The syringe 20 is thus configured to allow a medical technician to insert a thumb 50 through the thumb ring 42 while gripping the barrel 22 with the index and middle fingers 52 in the general location of the ribs 48. The syringe 20 exhibits both finger rests 44 and 46 to allow an operator to displace the thumb ring 42, and associated plunger rod 40, in either axial direction with respect to the barrel 22. FIG. 1a shows the needle 34 after having pierced an injection site 54. Movement of the plunger 38 in the direction of arrow 56 relative to the barrel 22 forces fluid out of the needle 34, as shown by arrows 58. Advantageously, this one-handed operation facilitates rapid and steady, successive, varying depth injections, as will be more fully explained below.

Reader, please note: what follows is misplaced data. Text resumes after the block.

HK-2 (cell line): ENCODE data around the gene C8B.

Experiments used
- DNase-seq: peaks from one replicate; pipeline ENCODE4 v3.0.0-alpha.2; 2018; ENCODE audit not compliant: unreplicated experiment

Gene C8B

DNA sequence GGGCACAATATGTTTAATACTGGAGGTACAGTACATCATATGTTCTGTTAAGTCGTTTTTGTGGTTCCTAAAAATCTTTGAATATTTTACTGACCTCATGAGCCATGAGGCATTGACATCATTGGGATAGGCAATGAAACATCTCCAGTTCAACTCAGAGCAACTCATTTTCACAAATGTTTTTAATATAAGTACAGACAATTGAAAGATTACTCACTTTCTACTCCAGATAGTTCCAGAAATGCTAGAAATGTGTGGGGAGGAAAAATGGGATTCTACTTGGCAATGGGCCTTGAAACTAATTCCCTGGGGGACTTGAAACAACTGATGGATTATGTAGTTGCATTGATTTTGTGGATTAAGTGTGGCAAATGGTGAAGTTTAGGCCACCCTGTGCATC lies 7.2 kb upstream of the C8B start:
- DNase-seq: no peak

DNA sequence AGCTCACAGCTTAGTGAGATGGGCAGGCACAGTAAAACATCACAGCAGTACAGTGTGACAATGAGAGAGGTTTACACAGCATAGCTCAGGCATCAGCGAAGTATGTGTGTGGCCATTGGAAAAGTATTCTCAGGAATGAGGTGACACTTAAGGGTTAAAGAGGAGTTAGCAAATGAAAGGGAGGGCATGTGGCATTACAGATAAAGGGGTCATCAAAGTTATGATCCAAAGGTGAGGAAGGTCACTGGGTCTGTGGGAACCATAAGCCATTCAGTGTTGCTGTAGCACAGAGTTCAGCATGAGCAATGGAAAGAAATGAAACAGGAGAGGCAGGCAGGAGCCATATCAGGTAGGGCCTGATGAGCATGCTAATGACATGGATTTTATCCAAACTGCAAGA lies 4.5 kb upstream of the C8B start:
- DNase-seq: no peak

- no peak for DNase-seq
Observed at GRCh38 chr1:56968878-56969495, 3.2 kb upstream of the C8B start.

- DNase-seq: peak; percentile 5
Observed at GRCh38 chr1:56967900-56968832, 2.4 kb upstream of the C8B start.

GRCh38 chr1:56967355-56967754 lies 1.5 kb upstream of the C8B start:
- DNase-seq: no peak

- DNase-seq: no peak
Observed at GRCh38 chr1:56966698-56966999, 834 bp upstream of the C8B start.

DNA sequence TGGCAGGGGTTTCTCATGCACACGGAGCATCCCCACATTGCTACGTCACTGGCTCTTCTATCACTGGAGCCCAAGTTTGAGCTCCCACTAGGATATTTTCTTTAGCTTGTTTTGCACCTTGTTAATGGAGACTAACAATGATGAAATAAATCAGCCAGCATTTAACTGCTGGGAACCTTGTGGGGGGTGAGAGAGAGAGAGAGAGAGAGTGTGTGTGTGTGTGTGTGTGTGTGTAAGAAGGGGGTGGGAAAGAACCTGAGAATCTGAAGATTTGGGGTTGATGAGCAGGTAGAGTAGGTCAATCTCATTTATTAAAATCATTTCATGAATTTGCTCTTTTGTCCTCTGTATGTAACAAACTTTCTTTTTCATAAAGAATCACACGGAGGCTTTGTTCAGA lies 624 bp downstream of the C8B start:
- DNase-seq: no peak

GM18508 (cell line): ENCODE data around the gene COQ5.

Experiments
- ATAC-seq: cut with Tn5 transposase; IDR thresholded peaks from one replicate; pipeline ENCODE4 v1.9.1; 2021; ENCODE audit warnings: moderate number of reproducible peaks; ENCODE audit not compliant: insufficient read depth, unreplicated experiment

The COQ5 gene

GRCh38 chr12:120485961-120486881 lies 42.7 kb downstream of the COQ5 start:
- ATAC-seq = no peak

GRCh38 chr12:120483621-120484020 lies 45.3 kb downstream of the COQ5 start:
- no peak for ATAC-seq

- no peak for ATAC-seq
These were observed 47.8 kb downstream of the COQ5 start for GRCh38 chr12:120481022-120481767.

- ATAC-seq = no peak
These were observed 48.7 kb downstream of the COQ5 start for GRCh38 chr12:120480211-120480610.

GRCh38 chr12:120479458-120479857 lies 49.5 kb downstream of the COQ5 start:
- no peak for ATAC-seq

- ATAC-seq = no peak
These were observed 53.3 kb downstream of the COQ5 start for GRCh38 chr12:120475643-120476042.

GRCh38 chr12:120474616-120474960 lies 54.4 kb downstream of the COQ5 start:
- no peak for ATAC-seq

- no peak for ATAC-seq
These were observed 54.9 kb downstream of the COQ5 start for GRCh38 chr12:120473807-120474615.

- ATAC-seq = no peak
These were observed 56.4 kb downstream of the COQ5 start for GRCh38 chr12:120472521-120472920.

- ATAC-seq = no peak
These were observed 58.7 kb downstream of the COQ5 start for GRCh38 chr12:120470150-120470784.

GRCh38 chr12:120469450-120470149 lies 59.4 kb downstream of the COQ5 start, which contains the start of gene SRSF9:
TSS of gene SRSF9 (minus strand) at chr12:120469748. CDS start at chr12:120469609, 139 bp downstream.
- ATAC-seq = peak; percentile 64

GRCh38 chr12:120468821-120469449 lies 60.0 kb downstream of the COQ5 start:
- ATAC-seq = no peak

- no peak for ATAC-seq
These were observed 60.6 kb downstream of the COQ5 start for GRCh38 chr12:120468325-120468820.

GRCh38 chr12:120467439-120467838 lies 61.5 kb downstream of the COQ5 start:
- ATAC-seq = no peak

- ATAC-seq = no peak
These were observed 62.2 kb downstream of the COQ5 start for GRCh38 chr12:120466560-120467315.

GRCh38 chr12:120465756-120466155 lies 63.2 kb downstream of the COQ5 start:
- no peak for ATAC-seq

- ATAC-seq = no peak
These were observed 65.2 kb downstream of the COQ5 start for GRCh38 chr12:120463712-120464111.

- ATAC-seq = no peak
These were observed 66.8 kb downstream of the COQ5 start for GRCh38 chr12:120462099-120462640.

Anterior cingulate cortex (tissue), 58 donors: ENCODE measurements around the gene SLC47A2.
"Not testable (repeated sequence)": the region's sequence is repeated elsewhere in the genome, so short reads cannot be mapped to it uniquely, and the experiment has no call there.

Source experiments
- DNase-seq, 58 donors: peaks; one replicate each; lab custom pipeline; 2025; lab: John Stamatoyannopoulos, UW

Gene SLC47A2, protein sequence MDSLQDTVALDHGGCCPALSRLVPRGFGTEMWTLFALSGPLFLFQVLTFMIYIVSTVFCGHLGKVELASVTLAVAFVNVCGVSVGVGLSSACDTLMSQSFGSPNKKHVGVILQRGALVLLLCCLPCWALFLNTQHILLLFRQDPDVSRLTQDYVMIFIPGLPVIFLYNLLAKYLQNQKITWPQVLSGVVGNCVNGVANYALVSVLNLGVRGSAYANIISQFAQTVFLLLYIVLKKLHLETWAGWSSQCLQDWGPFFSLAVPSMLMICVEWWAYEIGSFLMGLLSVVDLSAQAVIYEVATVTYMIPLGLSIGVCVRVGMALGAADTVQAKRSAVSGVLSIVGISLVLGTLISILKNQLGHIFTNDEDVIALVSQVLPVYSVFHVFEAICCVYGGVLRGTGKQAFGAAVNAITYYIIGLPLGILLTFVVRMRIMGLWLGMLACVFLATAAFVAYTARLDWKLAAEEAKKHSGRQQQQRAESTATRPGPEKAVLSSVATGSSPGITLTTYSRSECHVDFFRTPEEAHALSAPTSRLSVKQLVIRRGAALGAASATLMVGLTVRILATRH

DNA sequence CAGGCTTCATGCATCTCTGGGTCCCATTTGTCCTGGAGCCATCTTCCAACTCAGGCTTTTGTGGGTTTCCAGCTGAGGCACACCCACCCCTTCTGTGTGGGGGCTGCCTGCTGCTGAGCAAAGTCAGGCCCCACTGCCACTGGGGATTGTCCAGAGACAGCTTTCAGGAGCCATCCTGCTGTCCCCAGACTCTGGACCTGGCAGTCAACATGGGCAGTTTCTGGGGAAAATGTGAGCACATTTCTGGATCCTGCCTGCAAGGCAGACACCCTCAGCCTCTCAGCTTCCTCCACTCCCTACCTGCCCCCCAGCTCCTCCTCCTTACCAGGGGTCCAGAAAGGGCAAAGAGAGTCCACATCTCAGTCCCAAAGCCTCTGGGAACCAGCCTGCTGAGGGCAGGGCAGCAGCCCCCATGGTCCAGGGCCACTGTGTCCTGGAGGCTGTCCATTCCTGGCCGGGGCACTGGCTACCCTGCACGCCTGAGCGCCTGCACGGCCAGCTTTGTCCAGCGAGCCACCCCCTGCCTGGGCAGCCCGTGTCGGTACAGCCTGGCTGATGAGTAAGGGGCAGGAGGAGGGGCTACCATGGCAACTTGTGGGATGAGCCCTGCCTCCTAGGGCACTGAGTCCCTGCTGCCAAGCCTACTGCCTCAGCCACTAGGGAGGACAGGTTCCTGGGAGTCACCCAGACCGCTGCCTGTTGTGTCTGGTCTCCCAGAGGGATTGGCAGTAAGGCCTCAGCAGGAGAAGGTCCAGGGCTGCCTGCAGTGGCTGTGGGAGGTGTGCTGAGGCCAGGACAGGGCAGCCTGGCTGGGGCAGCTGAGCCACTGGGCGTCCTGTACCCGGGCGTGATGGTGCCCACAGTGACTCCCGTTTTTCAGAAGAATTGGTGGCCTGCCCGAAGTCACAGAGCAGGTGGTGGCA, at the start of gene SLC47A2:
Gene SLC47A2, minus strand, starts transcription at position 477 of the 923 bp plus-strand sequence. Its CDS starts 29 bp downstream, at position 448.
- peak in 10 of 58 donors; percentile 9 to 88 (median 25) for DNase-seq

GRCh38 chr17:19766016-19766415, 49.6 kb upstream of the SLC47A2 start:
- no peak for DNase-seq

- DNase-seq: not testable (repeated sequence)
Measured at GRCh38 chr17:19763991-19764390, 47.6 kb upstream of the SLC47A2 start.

Looking now at FIG. 2a, the cylindrical barrel 22 is sized to receive a channel member or tubular guide 60 which, in turn, receives a tubular element 62. When assembled, the three tubular elements 22, 60 and 62 fit concentrically within one another along a common longitudinal axis 64. The tubular guide 60 is slightly longer than the tubular element 62. When assembled, as shown in FIG. 4, the proximal end of the guide member 60 contacts the end cap 36, and distal end abuts the tapered section 28. The tubular element 62, on the other hand, is free to slide axially within the guide member 60 a short distance, the reason for which will be explained further below.